According to its web site, Range Fuels, a privately held Colorado-based company, says they “convert biomass that cannot be used for food into low carbon biofuels and clean renewable energy using emerging clean energy technologies.”

Apparently, that’s not all they do.

It seems that the folks at Range Fuels are also pretty adept at converting taxpayer funds into their own personal profit.

In November 2007, with much fanfare, Range Fuels broke ground on a cellulosic ethanol facility in southern Georgia promising to produce one hundred million gallons of ethanol made from wood waste per year by the year 2013.  They also announced they were receiving a $76 million grant from the Department of Energy for their good works.

“Together, the Department of Energy and private sector pioneers, such as Range Fuels, are blending science and technology to advance the President’s goal of reducing our dependence on foreign oil,” said then-President Bush’s Secretary of Energy, Samuel Bodman at the groundbreaking ceremony.

In January 2009, Range Fuels received another $80 million from the federal government, this time in the form of loan guarantees from the Department of Agriculture through something called the Section 9003 Biorefinery Assistance Program.

But last week, according to GPB News (the GPB stands for Georgia Public Broadcasting in case the anti-fossil energy crowd was thinking about blasting the source) reported that Range Fuels is producing one batch of ethanol, shutting the plant down, and laying-off all but four of its employees.

In the same article, Range Fuels technical advisor Bud Klepper states, “This [ethanol] run campaign is to demonstrate that facet of the technology and when we’re done doing that then we’ll shut down.”

Which brings us back to that $76 million DOE grant the company received back in 2007.

It seems that as a condition of the grant, the company only received the first $50 million based upon “the production schedule for the first 20-million-gallons-per-year phase of its Soperton plant” and the other $26 million “will be provided for the construction of the next phase of the project.”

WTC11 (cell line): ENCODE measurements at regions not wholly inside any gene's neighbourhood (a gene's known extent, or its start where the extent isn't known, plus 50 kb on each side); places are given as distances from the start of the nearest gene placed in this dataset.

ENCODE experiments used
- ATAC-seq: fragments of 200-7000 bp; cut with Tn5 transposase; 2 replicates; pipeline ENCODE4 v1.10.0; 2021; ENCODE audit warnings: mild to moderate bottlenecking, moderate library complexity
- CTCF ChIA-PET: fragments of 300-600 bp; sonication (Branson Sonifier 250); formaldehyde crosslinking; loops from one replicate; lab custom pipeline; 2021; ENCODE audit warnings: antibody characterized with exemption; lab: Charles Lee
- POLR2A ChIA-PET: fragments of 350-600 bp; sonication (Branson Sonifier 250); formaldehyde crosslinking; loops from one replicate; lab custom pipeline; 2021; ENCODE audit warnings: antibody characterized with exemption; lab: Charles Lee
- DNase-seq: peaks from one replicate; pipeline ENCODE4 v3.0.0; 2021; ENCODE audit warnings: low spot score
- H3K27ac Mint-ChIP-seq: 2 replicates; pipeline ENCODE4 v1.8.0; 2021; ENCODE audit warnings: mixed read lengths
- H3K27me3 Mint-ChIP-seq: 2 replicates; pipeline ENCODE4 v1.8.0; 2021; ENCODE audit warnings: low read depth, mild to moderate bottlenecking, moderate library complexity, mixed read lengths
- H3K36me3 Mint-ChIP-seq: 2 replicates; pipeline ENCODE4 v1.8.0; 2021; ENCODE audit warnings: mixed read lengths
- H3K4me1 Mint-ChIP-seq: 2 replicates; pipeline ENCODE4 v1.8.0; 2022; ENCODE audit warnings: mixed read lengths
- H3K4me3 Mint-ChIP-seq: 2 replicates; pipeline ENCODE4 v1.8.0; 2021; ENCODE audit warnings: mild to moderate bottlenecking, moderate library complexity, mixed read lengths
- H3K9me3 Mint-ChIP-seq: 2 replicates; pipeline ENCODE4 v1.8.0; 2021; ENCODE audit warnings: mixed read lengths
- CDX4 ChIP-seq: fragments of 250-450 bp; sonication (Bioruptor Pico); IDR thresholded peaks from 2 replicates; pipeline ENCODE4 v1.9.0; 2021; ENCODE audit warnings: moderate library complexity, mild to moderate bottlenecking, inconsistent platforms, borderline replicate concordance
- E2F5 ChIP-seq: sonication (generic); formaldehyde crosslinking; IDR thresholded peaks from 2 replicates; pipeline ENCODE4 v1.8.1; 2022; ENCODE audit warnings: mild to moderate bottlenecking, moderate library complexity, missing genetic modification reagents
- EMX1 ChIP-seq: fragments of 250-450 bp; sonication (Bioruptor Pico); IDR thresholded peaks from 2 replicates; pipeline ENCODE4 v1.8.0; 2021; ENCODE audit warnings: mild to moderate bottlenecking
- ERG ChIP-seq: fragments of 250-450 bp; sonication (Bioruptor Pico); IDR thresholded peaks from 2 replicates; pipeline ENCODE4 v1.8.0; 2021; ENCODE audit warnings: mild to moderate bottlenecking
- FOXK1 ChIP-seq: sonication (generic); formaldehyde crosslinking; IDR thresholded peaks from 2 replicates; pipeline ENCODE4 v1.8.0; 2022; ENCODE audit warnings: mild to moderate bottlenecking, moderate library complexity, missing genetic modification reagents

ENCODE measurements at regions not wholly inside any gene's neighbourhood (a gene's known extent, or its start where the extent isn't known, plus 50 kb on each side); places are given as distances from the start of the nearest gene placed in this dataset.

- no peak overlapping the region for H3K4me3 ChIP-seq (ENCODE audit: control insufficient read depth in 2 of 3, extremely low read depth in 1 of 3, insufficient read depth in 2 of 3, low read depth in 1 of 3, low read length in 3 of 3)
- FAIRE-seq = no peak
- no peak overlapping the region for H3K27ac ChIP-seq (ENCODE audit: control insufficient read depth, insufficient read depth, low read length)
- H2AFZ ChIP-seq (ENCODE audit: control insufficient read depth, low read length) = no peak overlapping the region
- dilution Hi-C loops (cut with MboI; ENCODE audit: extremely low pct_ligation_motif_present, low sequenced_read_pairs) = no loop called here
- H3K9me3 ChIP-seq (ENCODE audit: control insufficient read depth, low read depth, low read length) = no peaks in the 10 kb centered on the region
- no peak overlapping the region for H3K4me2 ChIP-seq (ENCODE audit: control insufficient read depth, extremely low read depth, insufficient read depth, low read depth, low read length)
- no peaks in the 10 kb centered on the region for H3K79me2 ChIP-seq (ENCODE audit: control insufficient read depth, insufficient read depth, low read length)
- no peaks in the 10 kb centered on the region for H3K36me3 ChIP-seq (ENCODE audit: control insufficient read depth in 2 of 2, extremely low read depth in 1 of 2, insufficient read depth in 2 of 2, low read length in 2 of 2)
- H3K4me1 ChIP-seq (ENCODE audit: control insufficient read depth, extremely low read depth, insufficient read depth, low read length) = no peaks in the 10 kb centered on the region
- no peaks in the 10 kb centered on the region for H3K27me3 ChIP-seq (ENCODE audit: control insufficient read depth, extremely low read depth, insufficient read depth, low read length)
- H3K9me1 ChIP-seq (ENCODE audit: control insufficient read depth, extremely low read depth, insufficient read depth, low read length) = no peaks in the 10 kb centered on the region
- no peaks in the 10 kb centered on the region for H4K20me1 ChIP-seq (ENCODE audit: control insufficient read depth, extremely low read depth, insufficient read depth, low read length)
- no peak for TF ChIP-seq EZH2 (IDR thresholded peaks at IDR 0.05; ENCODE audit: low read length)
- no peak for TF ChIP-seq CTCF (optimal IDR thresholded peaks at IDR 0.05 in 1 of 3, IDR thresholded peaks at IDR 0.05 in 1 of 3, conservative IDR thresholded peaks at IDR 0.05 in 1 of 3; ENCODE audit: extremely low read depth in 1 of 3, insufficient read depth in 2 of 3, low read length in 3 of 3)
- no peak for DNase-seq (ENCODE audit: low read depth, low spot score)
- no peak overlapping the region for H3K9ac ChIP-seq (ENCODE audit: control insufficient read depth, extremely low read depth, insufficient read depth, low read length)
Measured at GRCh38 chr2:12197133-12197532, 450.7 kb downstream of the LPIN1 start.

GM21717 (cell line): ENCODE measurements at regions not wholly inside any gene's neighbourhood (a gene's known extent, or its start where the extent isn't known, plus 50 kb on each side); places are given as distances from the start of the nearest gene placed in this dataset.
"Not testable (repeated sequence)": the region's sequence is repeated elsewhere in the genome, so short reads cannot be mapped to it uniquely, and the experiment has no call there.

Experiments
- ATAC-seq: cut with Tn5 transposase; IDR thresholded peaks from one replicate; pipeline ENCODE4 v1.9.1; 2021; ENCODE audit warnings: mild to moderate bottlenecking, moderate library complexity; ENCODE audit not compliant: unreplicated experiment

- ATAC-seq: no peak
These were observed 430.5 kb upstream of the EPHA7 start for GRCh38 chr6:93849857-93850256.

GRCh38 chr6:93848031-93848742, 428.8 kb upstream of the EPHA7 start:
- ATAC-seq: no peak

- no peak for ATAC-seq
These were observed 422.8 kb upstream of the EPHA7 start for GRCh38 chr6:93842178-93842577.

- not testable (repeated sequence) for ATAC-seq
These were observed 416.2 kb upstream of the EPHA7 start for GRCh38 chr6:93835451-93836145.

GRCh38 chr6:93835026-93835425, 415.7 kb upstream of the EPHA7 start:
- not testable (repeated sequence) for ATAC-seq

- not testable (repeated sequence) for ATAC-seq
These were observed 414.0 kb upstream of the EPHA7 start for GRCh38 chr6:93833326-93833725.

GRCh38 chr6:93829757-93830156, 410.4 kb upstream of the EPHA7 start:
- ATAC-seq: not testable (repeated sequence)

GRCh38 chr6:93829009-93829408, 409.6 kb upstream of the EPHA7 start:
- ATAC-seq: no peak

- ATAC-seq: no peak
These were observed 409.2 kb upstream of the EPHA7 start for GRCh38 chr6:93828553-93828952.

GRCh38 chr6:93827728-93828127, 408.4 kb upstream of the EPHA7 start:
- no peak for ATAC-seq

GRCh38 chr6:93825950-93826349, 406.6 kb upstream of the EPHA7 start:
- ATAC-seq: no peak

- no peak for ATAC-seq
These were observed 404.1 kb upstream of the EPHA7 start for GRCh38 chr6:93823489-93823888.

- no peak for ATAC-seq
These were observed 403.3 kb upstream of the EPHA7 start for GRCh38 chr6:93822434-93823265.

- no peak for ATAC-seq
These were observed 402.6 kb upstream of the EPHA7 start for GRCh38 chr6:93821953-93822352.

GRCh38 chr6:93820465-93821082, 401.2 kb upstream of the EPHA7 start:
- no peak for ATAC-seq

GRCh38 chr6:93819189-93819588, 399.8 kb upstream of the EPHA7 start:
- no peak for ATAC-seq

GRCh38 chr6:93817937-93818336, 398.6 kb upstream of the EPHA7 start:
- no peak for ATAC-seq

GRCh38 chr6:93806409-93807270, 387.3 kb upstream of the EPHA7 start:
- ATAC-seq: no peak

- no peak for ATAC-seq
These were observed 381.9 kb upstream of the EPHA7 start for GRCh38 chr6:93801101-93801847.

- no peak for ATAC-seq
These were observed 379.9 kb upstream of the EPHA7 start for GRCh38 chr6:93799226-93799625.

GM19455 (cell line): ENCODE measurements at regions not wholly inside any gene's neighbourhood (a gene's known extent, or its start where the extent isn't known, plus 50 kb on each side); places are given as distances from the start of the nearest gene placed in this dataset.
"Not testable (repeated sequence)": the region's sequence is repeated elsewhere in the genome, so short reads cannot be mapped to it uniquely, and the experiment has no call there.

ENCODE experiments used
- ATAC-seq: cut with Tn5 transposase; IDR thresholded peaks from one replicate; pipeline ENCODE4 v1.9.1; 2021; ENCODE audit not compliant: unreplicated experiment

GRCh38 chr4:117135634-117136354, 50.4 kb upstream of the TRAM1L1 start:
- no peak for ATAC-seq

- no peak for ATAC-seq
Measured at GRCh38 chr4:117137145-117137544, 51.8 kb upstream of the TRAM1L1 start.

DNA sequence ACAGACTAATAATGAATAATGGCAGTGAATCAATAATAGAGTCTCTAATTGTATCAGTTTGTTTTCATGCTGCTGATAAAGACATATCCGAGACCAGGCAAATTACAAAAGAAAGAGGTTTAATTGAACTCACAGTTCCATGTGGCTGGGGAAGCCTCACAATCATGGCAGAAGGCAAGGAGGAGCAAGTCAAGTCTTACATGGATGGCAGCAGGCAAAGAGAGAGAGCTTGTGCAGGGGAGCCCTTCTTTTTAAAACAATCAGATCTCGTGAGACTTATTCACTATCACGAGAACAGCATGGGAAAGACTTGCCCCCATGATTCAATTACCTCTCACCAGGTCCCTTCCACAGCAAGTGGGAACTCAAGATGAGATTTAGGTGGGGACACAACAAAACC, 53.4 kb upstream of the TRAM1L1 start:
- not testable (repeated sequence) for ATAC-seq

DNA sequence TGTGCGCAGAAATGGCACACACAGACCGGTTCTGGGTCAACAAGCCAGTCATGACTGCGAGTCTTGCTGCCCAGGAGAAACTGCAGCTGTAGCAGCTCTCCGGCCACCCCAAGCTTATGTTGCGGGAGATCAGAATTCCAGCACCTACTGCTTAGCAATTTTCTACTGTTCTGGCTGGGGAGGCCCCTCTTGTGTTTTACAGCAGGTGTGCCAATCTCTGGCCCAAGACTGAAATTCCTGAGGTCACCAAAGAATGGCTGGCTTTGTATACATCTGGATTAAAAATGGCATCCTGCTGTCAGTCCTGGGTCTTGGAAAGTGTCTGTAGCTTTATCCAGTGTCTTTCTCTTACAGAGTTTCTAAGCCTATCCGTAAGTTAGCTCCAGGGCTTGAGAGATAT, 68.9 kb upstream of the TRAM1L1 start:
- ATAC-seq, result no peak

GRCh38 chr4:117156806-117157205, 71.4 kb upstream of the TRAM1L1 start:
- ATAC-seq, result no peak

So when Range Fuels technical advisor Bud Klepper (who it turns out is the original founder of the company) also noted in the GPB News article that this first run of ethanol at the Soperton plant was part of an agreement with the federal government, does that also mean they have satisfied the conditions of the grant and will now be entitled to pocket the full $76 million even though they are shutting down the facility?

Wait, this gets better.  To date, the plant has produced mostly methanol, which doesn’t even meet the current definition of cellulosic biofuel.  No fear, however, because the EPA is considering changing the definition of cellulosic biofuel to include methanol and have already counted Range Fuels’ projected methanol production in its 2011 target for cellulosic ethanol.

The clean energy Samaritans at Range Fuels, including former Bush-appointed FERC Chairman Pat Wood III and billionaire venture capitalist Vinod Kholsa, might want to think about revising their “about us” statement to something more suitable like:

“We convert hard-earned taxpayer money that would otherwise be used to pay down the debt (or better still remain in your pocketbooks for you to spend) into just enough ethanol (but mostly methanol) to satisfy the terms of our DOE grant, pocket the dough, shut down the plant, and lay off all of our employees.”

Welcome to the green energy economy, where, like so many other examples, taxpayer money is flushed down the drain while lining some peoples’ pockets.  Let’s hope this time the shutdown is only temporary.

You Can’t Make This Stuff Up.

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